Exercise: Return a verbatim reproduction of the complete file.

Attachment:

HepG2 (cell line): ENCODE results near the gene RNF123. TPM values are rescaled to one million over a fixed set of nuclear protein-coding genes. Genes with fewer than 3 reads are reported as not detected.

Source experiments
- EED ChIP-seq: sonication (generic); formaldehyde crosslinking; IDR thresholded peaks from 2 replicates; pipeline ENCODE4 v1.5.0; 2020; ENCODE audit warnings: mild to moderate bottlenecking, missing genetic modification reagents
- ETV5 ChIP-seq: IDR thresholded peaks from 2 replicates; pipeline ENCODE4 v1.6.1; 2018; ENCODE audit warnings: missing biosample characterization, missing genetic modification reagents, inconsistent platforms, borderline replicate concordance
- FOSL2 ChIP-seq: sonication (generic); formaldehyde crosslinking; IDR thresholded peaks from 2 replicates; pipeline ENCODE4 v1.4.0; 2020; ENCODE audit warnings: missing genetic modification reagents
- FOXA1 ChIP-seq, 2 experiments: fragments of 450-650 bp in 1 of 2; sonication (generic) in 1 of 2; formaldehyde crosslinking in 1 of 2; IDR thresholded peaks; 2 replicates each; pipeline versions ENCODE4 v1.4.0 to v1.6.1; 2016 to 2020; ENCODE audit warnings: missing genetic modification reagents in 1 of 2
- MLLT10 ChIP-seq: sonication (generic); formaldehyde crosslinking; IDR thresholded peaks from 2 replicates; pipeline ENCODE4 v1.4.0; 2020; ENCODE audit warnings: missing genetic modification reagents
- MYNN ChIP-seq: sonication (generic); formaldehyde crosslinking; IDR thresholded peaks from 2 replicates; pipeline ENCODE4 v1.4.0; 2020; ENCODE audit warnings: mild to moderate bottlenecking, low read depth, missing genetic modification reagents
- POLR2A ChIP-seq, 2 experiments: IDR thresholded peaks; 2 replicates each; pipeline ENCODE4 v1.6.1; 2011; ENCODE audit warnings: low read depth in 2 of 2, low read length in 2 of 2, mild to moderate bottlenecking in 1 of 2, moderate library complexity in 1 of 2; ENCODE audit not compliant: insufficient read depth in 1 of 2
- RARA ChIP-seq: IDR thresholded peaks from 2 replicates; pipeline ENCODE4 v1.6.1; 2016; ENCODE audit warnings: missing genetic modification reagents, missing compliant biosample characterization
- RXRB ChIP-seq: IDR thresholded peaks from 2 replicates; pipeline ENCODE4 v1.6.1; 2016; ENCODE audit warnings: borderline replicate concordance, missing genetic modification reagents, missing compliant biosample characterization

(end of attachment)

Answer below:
HepG2 (cell line): ENCODE results near the gene RNF123. TPM values are rescaled to one million over a fixed set of nuclear protein-coding genes. Genes with fewer than 3 reads are reported as not detected.

Source experiments
- EED ChIP-seq: sonication (generic); formaldehyde crosslinking; IDR thresholded peaks from 2 replicates; pipeline ENCODE4 v1.5.0; 2020; ENCODE audit warnings: mild to moderate bottlenecking, missing genetic modification reagents
- ETV5 ChIP-seq: IDR thresholded peaks from 2 replicates; pipeline ENCODE4 v1.6.1; 2018; ENCODE audit warnings: missing biosample characterization, missing genetic modification reagents, inconsistent platforms, borderline replicate concordance
- FOSL2 ChIP-seq: sonication (generic); formaldehyde crosslinking; IDR thresholded peaks from 2 replicates; pipeline ENCODE4 v1.4.0; 2020; ENCODE audit warnings: missing genetic modification reagents
- FOXA1 ChIP-seq, 2 experiments: fragments of 450-650 bp in 1 of 2; sonication (generic) in 1 of 2; formaldehyde crosslinking in 1 of 2; IDR thresholded peaks; 2 replicates each; pipeline versions ENCODE4 v1.4.0 to v1.6.1; 2016 to 2020; ENCODE audit warnings: missing genetic modification reagents in 1 of 2
- MLLT10 ChIP-seq: sonication (generic); formaldehyde crosslinking; IDR thresholded peaks from 2 replicates; pipeline ENCODE4 v1.4.0; 2020; ENCODE audit warnings: missing genetic modification reagents
- MYNN ChIP-seq: sonication (generic); formaldehyde crosslinking; IDR thresholded peaks from 2 replicates; pipeline ENCODE4 v1.4.0; 2020; ENCODE audit warnings: mild to moderate bottlenecking, low read depth, missing genetic modification reagents
- POLR2A ChIP-seq, 2 experiments: IDR thresholded peaks; 2 replicates each; pipeline ENCODE4 v1.6.1; 2011; ENCODE audit warnings: low read depth in 2 of 2, low read length in 2 of 2, mild to moderate bottlenecking in 1 of 2, moderate library complexity in 1 of 2; ENCODE audit not compliant: insufficient read depth in 1 of 2
- RARA ChIP-seq: IDR thresholded peaks from 2 replicates; pipeline ENCODE4 v1.6.1; 2016; ENCODE audit warnings: missing genetic modification reagents, missing compliant biosample characterization
- RXRB ChIP-seq: IDR thresholded peaks from 2 replicates; pipeline ENCODE4 v1.6.1; 2016; ENCODE audit warnings: borderline replicate concordance, missing genetic modification reagents, missing compliant biosample characterization